Looking for the spotted arum

Looking for the spotted arum
Looking for the spotted arum

Every month, Duinconservation tells about what can be seen in the dunes that month. This month in the section ‘Today in the Dune’ we look for the spotted arum

Today the twenty-sixth episode:

Looking for the spotted arum

The spotted arum blooms around April and May. A spring flowering plant that likes slightly shaded places such as deciduous forests and hedges. All species of the Arum genus have a typical inflorescence consisting of a (smaller) spadix surrounded by a flowering sheath. Underground, the plant has a short, thick, elongated tuber.

Bait scent
During flowering, the plant emits a carrion scent that attracts insects. In the spotted arum, these are small moth midges. These moth midges fall into the spadix and cannot escape due to a ring of downward-pointing stiff hairs. However, after 24 hours the hairs weaken and the mosquitoes can escape. Pollinated with pollen, they visit the next flower and the ritual is repeated.

Planted on estates
The spotted arum is native to our country in South Limburg and the river area. The arond lily likes a moist, calcareous soil with easily decomposable leaves or needles. Along the inner dune edge, the species was probably planted on estates in the past, from where it spread further.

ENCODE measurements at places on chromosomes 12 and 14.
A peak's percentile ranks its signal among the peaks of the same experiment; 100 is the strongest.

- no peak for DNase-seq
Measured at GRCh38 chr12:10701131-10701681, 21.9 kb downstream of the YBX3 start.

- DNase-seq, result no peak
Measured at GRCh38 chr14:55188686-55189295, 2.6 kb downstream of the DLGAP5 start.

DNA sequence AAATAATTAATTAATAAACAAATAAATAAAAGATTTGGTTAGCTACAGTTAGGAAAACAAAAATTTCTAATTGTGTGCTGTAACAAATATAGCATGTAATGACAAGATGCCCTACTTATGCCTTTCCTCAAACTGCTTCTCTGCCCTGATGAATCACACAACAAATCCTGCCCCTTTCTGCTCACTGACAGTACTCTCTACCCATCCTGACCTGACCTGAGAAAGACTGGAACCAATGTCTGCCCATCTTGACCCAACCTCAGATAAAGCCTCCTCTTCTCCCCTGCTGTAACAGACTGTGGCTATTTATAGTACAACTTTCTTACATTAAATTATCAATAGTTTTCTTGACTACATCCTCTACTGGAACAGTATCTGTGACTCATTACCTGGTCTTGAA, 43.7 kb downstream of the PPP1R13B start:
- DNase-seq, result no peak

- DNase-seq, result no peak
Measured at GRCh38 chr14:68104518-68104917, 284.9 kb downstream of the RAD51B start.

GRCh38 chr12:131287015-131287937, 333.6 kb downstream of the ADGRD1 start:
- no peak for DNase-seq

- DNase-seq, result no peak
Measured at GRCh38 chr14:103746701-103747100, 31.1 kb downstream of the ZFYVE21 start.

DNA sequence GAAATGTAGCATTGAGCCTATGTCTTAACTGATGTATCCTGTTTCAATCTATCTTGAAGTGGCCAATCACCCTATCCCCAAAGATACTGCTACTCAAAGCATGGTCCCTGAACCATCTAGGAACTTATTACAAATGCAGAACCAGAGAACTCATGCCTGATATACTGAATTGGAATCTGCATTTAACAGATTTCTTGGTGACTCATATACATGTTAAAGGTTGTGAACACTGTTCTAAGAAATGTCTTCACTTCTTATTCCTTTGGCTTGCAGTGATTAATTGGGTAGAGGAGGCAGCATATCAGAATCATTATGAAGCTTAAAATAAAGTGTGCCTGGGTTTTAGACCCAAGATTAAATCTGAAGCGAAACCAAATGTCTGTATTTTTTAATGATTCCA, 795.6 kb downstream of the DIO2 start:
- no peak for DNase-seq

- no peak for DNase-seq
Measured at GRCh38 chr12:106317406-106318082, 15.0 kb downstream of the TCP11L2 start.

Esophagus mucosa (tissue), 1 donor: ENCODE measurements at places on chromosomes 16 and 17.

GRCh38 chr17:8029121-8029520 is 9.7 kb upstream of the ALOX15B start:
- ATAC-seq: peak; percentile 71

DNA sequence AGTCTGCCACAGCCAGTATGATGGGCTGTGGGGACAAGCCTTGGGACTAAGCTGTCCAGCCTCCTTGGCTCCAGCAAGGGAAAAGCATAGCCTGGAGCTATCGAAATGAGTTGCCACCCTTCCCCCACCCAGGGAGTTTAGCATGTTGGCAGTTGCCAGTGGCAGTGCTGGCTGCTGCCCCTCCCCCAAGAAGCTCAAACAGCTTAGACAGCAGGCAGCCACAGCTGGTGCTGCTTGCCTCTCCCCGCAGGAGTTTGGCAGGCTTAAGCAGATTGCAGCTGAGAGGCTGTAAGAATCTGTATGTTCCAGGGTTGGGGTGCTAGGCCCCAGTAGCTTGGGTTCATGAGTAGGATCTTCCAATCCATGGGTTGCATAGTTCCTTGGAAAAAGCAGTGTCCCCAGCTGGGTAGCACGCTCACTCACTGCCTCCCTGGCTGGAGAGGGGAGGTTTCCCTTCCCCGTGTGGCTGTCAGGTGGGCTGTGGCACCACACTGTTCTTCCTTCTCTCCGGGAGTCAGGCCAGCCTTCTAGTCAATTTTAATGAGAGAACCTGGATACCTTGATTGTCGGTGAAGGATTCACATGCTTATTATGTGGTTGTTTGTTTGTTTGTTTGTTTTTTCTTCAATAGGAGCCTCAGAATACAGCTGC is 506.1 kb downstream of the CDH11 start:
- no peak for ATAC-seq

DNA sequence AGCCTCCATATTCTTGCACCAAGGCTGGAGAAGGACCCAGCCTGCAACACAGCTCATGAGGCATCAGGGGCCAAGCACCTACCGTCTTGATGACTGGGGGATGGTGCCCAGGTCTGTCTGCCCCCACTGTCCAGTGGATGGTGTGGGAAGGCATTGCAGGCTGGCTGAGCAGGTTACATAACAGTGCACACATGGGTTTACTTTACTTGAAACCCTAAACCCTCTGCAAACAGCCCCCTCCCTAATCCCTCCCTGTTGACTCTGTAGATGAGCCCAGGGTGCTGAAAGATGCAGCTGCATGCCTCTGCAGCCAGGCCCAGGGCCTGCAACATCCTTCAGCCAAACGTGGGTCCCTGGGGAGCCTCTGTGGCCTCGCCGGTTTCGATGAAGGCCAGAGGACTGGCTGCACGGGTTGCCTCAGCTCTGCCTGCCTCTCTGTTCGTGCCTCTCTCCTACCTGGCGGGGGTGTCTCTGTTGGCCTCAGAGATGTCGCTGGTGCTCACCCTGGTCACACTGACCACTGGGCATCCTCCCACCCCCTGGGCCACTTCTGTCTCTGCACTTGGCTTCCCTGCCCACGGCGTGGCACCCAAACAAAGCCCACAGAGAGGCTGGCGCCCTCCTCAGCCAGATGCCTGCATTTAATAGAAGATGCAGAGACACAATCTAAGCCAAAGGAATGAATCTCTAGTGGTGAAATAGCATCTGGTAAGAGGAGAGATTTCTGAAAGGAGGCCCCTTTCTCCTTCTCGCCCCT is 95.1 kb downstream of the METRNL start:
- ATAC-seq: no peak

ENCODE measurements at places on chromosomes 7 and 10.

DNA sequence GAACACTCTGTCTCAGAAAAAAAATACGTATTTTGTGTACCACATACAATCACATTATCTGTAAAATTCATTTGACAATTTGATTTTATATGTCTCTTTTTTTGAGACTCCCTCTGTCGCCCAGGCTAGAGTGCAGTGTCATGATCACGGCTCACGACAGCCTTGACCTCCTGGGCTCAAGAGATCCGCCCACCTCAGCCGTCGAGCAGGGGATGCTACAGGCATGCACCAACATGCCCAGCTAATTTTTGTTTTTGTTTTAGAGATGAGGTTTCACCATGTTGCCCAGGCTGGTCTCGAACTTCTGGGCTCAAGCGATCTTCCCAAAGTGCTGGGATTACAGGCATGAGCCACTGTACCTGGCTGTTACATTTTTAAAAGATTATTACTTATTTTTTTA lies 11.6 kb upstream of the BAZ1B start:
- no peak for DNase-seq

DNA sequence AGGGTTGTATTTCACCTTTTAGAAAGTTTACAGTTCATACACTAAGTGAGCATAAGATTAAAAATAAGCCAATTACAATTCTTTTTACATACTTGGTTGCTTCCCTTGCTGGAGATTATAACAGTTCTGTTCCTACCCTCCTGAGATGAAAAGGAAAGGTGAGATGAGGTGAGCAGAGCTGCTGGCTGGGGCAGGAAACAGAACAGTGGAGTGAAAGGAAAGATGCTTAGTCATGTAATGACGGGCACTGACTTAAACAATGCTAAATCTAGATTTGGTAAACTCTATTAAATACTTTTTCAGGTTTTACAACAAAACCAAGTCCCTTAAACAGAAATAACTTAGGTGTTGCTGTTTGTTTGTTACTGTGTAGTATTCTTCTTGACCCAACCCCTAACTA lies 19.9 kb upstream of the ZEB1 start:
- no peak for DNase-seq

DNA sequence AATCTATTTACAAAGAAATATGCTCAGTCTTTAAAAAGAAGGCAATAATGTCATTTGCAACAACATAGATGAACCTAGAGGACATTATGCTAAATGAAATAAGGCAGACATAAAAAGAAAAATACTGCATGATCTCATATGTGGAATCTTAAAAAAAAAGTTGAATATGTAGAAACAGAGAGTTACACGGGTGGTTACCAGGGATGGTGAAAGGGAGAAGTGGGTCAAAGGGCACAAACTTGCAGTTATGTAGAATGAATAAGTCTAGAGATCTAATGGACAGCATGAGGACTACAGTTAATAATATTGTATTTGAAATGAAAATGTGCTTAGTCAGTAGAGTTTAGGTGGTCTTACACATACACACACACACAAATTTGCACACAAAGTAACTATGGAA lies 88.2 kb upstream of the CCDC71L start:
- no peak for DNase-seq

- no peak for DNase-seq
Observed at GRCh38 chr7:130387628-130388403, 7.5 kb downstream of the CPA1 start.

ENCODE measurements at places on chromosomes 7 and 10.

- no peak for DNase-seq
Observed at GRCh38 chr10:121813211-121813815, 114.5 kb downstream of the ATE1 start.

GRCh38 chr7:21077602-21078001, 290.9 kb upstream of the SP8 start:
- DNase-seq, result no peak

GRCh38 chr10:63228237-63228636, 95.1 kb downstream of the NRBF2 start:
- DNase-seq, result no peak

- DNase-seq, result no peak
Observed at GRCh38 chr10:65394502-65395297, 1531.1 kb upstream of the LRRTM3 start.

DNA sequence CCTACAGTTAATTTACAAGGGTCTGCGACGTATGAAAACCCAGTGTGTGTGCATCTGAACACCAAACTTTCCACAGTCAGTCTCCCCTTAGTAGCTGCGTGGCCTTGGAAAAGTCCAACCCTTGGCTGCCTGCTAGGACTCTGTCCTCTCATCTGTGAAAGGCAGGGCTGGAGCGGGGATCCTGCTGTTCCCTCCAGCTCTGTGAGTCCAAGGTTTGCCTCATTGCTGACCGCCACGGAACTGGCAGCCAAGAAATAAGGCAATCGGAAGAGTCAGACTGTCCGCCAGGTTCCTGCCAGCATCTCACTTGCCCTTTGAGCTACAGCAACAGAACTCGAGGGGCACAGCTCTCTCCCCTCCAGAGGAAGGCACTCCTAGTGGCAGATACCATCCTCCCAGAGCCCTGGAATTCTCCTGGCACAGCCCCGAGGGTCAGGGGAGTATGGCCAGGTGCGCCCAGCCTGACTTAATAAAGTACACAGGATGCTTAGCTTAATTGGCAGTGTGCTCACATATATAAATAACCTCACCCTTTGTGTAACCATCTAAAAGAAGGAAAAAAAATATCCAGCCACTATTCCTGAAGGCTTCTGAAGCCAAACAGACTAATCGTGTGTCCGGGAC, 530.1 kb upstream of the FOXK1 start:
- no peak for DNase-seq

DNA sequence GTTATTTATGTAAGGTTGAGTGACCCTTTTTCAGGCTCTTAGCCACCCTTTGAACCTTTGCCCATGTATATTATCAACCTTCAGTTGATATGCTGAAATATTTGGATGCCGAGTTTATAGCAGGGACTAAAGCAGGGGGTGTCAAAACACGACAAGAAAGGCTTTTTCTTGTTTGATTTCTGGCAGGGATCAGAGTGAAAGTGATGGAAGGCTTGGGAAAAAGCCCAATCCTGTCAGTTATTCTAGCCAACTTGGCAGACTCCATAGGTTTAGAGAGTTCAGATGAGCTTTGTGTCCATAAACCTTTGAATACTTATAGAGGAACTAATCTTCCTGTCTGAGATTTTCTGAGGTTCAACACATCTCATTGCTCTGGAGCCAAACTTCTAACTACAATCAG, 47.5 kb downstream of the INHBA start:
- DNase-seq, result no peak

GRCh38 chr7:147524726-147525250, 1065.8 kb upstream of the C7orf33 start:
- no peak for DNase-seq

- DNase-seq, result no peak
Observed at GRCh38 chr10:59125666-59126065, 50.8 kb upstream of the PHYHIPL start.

Italian arum
The Italian arum is on the rise. This is a species from Southern Europe, which you can also see in our region. The Italian arum is in all respects larger than the spotted arum. The leaf is more arrow-shaped and has whitish to yellow veins. This leaf is formed before winter, while the leaf of the spotted arum comes in early spring.

Dune Conservation is the independent foundation for coastal protection. In the interest of nature and people. Because we cherish the coast. Knowing more? Go to www.duinhouden.nl.


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